Lycoperdon pratense (Lycoperdon pratense Pers., 1797) is a basidiomycete mushroom belonging to the Agaricaceae family.
From the systematic point of view it belongs to the Eukaryota Domain, Fungi Kingdom, Basidiomycota Division, Agaricomycotina Subdivision, Agaricomycetes Class, Agaricales Order, Family Agaricaceae and then to the Lycoperdon Genus and to the L. Pratense Species.
They are obsolete synonyms and binomials: Utraria pratensis (Pers.) And Vascellum pratense (Pers.).
The term Lycoperdon comes from the Greek λύκος lýcos lupo and from πέρδον perdon peto, loffa: lupa di lupo, due to the peculiarity of the mushroom to emit, when hit or crushed, silent puffs of spores. The specific pratense epithet comes from prátum lawn: lawns, in reference to the growth environment.
Geographic Distribution and Habitat –
The Lycoperdon pratense is a fungus that grows mainly in meadows and pastures, often gregarious, in the period from summer to autumn.
It is recognized for having a sub-globose fruiting body which then fades into a short, stubby stem, whitish in color, then brownish-yellowish, sometimes with pinkish-orange hues; the outer envelope is furfuraceous, with small white spines, while the underlying shell is smooth, which opens first by means of a small pore (ostiolo), then extends until it affects the whole fertile part. The meat is white when the mushroom is very young and then become olive-brown; a sterile basal portion, clearly separated from the rest by a membrane; it has an undefinable smell and taste. The microscope shows globose or ovoid spores, finely verrucous, brownish-olive in mass.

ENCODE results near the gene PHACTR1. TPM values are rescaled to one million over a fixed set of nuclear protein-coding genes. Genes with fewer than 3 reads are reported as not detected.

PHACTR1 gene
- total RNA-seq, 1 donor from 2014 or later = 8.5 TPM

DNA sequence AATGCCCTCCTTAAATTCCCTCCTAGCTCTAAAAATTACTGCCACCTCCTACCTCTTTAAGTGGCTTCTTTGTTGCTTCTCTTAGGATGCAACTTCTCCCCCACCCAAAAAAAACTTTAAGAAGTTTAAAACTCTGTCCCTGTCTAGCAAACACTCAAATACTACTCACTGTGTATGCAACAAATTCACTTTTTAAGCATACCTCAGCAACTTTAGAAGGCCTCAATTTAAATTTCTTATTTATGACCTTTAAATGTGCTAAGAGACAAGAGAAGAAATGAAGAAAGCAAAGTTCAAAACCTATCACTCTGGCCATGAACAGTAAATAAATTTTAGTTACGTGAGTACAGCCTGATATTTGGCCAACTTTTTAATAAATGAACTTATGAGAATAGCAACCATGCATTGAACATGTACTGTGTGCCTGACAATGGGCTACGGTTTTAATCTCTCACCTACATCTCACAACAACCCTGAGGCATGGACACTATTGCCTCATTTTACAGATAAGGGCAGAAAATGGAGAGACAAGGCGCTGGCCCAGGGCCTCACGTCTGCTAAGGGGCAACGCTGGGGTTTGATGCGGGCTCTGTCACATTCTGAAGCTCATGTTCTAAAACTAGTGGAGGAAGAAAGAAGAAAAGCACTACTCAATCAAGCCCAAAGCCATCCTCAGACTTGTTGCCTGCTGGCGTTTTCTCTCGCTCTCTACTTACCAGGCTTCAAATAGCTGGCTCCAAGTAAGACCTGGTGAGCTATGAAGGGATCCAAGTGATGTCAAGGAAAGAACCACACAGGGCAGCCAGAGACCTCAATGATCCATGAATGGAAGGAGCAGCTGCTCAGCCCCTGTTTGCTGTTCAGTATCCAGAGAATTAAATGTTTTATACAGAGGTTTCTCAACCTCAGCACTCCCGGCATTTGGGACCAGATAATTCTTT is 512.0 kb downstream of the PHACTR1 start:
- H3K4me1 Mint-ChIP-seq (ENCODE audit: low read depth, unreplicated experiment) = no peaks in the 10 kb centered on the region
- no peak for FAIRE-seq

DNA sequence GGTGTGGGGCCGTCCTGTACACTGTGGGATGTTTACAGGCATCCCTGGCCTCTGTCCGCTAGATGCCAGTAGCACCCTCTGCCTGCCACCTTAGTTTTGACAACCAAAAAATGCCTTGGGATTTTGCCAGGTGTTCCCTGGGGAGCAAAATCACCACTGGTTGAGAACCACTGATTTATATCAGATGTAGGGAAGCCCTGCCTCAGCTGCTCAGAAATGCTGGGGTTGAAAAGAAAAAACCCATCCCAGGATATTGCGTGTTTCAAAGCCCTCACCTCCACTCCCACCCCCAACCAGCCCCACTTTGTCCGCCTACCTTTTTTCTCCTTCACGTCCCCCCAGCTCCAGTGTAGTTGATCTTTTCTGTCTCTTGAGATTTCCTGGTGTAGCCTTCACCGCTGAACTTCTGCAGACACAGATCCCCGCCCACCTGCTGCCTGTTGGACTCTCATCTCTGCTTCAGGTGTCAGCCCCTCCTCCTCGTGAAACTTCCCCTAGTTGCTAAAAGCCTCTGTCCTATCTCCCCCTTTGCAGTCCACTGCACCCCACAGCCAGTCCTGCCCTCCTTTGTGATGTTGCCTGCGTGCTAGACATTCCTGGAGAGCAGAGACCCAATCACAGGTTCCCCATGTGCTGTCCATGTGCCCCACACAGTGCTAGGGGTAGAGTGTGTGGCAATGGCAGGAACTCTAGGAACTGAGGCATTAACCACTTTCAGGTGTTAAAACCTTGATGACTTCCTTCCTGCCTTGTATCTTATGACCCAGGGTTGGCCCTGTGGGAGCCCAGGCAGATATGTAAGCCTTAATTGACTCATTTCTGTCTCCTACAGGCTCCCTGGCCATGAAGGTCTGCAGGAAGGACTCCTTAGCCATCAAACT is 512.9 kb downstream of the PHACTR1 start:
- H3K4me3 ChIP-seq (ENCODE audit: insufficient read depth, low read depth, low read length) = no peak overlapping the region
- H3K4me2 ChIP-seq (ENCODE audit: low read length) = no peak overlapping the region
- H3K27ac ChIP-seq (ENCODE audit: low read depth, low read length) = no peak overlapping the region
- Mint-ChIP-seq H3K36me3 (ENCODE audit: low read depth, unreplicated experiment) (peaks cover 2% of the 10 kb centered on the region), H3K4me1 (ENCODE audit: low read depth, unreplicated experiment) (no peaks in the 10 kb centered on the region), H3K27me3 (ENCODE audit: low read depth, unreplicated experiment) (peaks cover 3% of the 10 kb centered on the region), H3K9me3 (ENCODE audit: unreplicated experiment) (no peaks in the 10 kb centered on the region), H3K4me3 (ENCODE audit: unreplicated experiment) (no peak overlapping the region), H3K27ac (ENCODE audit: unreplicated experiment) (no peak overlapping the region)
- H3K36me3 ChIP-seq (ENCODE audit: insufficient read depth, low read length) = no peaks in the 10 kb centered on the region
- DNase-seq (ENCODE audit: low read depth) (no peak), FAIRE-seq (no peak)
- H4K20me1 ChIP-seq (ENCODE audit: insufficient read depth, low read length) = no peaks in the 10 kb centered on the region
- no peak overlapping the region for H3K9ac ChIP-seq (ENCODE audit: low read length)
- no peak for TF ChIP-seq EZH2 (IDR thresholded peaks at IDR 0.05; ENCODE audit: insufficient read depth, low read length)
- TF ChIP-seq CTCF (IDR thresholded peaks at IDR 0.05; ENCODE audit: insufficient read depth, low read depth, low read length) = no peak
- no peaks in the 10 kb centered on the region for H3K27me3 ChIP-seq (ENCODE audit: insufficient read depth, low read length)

Lycoperdon pratense is not a cultivated mushroom.
Uses and Traditions –
This fungus is a species easily distinguishable by virtue of its soft and spongy consistency and by the presence of the membranous diaphragm (visible by dissecting the fungus). It can be confused with species belonging to the genera Calvatia or Bovista, but these are devoid of the membranous diaphragm. Edibility It is considered edible but of little value and, however, is mediocre when young, when the gleba is still white, deprived of the peridium and the subgleba.
Preparation Mode –
The Lycoperdon pratense can be prepared like other young vulgates edulis but has a mediocre edibility.
– Wikipedia, the free encyclopedia.- Cetto B., 2008. The mushrooms from life, Saturnia, Trento.- Pignatti S., 1982. Flora of Italy, Edagricole, Bologna.- Conti F., Abbate G., Alessandrini A., Blasi C. (edited by), 2005. An annotated checklist of the Italian vascular flora, Palombi Editore.
Warning: Pharmaceutical applications and alimurgical uses are indicated for informational purposes only and do not in any way represent a medical prescription; there is therefore no liability for their use for curative, aesthetic or food purposes.